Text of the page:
When I was at the children’s treatment center I had the real joy of working with the priest on staff, who I wrote about a little bit here. During one of the spirituality and trauma workshops he regularly hosted, he talked about the importance of pointing out God in nature with children. He named some wonderful ways to do this in every tradition and unfortunately my notes from that day were so hurried and all over the margins that I can’t really interpret everything I took in during his talk.
At the time I envisioned me and my future child, quietly walking through the woods. “Mother” he or she would say, with a hint of curiosity and a look of wonder in his or her eyes, “what is all of this?”, gesturing to the land before us. Calmly, assuredly, I would say “My child, this, all of this, is God.” And we would stand in awe of God’s glorious hand at work in the streams and sunlight that surrounded us.
Cut to yesterday, when our girl Zo wants to go for a “WARK!”, which is a walk because she’s on this “all strollers left behind” kick since she was given the option to test out the roads with her own two feet. So when I made the mistake of saying “Let’s walk downstairs!” her eyes lit up and she grabbed her coat. Calmly and assuredly I said, “No Zoey. You must be out of your freaking mind. We can’t walk outside today. It’s like, nothing degrees.” And I was firm because I don’t negotiate with my child. I’m the adult. She has to learn that a NO is a NO! That’s absolutely how it went down. Please feel free to stop reading here and continue on with your day. Be well, friends.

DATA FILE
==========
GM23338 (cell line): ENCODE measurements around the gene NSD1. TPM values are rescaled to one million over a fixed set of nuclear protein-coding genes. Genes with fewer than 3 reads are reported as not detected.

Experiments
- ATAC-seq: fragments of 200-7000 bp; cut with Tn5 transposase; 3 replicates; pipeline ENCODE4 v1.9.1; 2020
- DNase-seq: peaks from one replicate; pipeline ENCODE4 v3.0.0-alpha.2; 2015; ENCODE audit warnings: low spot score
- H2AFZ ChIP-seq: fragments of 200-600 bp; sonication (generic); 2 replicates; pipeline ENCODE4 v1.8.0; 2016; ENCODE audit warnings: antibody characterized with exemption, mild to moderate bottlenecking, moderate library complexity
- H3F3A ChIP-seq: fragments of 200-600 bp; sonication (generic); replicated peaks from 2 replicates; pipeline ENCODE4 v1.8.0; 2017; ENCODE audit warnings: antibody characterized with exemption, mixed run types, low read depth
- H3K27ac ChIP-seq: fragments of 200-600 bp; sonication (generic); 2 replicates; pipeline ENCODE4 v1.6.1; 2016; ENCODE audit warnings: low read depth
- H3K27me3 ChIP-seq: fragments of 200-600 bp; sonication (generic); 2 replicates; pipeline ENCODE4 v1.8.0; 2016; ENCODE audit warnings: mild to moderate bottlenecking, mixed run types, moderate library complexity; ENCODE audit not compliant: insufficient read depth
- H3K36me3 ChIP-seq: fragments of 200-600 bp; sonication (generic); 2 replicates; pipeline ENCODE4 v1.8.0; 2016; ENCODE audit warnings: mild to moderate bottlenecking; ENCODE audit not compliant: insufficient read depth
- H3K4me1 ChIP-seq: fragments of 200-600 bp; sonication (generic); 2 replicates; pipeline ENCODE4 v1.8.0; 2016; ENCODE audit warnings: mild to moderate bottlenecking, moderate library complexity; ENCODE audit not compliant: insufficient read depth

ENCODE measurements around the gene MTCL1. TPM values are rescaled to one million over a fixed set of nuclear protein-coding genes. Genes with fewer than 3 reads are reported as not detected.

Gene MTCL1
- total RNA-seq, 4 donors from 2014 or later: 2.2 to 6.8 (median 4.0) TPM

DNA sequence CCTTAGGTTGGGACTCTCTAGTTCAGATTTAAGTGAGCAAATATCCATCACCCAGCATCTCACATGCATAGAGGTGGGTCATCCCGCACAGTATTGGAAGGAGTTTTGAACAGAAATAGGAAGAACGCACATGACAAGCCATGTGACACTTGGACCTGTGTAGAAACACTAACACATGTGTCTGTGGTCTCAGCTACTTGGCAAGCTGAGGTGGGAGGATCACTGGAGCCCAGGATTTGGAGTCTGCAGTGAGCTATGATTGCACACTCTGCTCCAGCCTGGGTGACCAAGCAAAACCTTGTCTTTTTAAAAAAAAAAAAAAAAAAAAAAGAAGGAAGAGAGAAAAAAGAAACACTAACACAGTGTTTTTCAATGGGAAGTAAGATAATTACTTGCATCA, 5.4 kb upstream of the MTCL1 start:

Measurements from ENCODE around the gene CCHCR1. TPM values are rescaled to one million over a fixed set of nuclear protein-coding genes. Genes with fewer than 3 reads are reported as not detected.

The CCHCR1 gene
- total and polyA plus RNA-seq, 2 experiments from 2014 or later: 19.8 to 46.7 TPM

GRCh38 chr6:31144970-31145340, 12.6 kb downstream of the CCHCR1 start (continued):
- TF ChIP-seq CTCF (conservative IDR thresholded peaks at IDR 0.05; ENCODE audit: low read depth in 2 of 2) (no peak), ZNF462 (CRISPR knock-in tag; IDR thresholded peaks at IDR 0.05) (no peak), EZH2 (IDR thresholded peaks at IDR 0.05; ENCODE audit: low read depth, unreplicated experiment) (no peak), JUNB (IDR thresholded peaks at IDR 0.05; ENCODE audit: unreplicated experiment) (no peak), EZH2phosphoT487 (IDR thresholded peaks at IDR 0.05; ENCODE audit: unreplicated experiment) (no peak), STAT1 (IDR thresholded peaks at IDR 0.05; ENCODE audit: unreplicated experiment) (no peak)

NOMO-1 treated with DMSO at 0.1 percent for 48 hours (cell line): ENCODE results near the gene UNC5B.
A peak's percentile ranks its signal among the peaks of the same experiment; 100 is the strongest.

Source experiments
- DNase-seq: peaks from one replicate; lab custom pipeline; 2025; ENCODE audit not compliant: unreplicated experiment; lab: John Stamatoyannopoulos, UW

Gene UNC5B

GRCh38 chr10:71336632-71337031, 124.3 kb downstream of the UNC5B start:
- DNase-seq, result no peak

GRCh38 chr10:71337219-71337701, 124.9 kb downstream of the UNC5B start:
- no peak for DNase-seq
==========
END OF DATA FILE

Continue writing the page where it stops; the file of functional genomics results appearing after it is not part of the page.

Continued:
So five minutes later we are navigating between pavement and ice, me in every layer and scarf that I own and Zo in her coat with the little bear ears. Me and the bear. Learning together that in life and love, a NO is a solid “maybe-ish.”
And for the first time in the weeks that we’ve been taking these walks, she holds my hand the entire time and doesn’t pitch a fit when I don’t let her eat a pine cone or play chicken with an oncoming car. It’s quiet and cold and still. And the energy usually spent on herding the crazed bear child, goes toward enjoying our time together and trying to imagine what Z can see from her height over the world. Nervously, I pause and get down to her altitude, hoping my fantastic idea doesn’t end in a mouthful of pine cone, and begin naming what we can see from there: a bird (“brrrrrr”), a bird’s home (“hob”), a dog (“doggie”), some snow (“nooo!” and I agree…)
I remember Fr. Ray and think, “here is an excellent time to flex my parenting/spiritual whatchamacallit skills” and I begin pointing to things and saying “And that’s God and that’s God and that’s God…” Probably sensing how forced and unfamiliar this feels, Zo gives me her one raised eye brow but then chimes in pointing at everything she can find and calling it “DAG!”
My child is spiritually dyslexic.
This goes on for a while. The sidewalk? “DAAAG!” The car? “DAAAG!” The dog shit? “DAAAG!” The group of Loyola bros that we always see loading into the same Jeep cherokee? “DAAAG!”
But then she finds the sky and goes silent, pointing way, way up. I tell her it’s the moon (“mooob”) and she works to find it every few seconds for the rest of our walk home.